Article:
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Derek Maul writes (and speaks) from Raleigh, NC

That’s my challenge, Pastor J.D. Greear. Let’s see it begin to happen right here at home, at The Summit Southern Baptist Church in Raleigh/Durham. Women in top leadership, pastoral, executive, and decision-making positions. Like you said, “We guard our positions of leadership to our detriment.”

Always believing, always having faith that progress is possible – DEREK

8 comments

  1. Derek,

    I completely agree with you. I at one time attended a Southern Baptist church and I remember a sermon about how only men should be in leadership. It felt wrong at the time. I looked around the church and the women appeared sad and defeated. That began my journey to the belief that women should be included in all levels of leadership in the church. What about Deborah, Hannah and Junia? Are their leadership roles in the bible to be neglected? Thank you for your continued thoughtful work.
    Sincerely,
    Aaron V. Lopez

    Liked by 1 person

  2. I also absolutely agree, Derek – nice challenge to the new leadership! That said, this is a tough problem, and as can happen so frequently, the Bible is both clear and ambiguous on the topic. There are many social norms that have changed since the time of Jesus – which ones are we privileged and expected to adopt into religious and church doctrine, and which are we not? I think that is at the heart of the struggle for some. That said, in this case, WWJD seems pretty clear to me! 😉

    Liked by 1 person

    1. Absolutely! It’s a classic example of “what else does the Bible say.” Too often the word is used to bolster our own insecurities and prejudices. Fortunately, and for all of us who claim Jesus as Lord, Grace abounds…

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  3. I grew up in a time when “women should be silent in church” was still being preached, observed, and enforced. It always seemed wrong to me especially when I saw how some of the women were treated by their husbands. I’m not talking about physical abuse, or anything quite as extreme as that. (Although I know that battery happened.) But I think what I saw was just as insidious: women silenced or dismissed, being told how they should feel, having their dreams and ambitions denied or minimized, and then being told that this was the will of God…Who loved them. I don’t recall Jesus infantilizing any person He met–male or female–but He does call husbands to sacrificial love that both honors and cherishes. I agree with you, Derek, that the church needs the voice of its female membership. It contributes equilibrium.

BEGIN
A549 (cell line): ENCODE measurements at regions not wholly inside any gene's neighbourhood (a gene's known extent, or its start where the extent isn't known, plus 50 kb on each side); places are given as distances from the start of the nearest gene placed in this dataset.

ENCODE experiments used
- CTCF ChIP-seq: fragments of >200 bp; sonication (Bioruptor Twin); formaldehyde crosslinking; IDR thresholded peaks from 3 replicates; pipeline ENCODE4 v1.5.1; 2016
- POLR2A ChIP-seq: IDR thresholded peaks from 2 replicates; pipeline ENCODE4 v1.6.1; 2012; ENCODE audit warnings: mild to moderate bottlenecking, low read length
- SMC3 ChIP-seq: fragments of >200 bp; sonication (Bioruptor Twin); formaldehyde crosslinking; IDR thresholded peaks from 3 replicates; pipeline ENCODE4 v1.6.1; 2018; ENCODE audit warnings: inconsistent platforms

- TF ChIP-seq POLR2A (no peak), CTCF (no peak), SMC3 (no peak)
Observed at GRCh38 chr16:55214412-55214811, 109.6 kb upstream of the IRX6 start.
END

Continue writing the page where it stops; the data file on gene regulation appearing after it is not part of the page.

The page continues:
Liked by 1 person

  4. Well said, Derek. Whenever I check out a church’s website and see a wall of only white, male faces on the leadership page, it tells me pretty much everything I need to know about their orientation toward God and the world. I was a Southern Baptist for the first 30 years of my life. I hope they will let the Spirit continue to transform them as a convention.